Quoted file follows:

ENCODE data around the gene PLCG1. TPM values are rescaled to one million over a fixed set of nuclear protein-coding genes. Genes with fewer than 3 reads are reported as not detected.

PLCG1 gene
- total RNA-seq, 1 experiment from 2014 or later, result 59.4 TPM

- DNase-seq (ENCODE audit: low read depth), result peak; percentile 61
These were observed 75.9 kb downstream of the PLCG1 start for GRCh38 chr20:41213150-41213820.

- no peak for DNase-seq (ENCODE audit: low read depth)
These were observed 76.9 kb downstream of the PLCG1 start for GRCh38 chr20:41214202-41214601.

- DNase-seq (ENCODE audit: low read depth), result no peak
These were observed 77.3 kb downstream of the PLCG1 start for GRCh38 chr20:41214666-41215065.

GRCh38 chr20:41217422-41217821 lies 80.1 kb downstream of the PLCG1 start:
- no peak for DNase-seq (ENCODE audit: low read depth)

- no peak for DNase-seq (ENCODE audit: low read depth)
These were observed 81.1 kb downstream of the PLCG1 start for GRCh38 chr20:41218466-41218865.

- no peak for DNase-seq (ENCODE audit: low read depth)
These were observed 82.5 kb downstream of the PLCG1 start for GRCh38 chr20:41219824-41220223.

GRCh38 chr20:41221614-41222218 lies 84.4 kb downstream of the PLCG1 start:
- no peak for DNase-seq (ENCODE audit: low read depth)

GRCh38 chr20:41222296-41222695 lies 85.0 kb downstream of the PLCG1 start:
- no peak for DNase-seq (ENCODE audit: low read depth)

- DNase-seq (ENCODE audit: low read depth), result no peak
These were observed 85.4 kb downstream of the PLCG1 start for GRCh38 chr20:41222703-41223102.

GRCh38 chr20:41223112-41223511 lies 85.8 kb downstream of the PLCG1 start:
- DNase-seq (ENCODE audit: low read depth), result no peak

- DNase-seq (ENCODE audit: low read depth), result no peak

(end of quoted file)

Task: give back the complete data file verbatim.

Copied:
ENCODE data around the gene PLCG1. TPM values are rescaled to one million over a fixed set of nuclear protein-coding genes. Genes with fewer than 3 reads are reported as not detected.

PLCG1 gene
- total RNA-seq, 1 experiment from 2014 or later, result 59.4 TPM

- DNase-seq (ENCODE audit: low read depth), result peak; percentile 61
These were observed 75.9 kb downstream of the PLCG1 start for GRCh38 chr20:41213150-41213820.

- no peak for DNase-seq (ENCODE audit: low read depth)
These were observed 76.9 kb downstream of the PLCG1 start for GRCh38 chr20:41214202-41214601.

- DNase-seq (ENCODE audit: low read depth), result no peak
These were observed 77.3 kb downstream of the PLCG1 start for GRCh38 chr20:41214666-41215065.

GRCh38 chr20:41217422-41217821 lies 80.1 kb downstream of the PLCG1 start:
- no peak for DNase-seq (ENCODE audit: low read depth)

- no peak for DNase-seq (ENCODE audit: low read depth)
These were observed 81.1 kb downstream of the PLCG1 start for GRCh38 chr20:41218466-41218865.

- no peak for DNase-seq (ENCODE audit: low read depth)
These were observed 82.5 kb downstream of the PLCG1 start for GRCh38 chr20:41219824-41220223.

GRCh38 chr20:41221614-41222218 lies 84.4 kb downstream of the PLCG1 start:
- no peak for DNase-seq (ENCODE audit: low read depth)

GRCh38 chr20:41222296-41222695 lies 85.0 kb downstream of the PLCG1 start:
- no peak for DNase-seq (ENCODE audit: low read depth)

- DNase-seq (ENCODE audit: low read depth), result no peak
These were observed 85.4 kb downstream of the PLCG1 start for GRCh38 chr20:41222703-41223102.

GRCh38 chr20:41223112-41223511 lies 85.8 kb downstream of the PLCG1 start:
- DNase-seq (ENCODE audit: low read depth), result no peak

- DNase-seq (ENCODE audit: low read depth), result no peak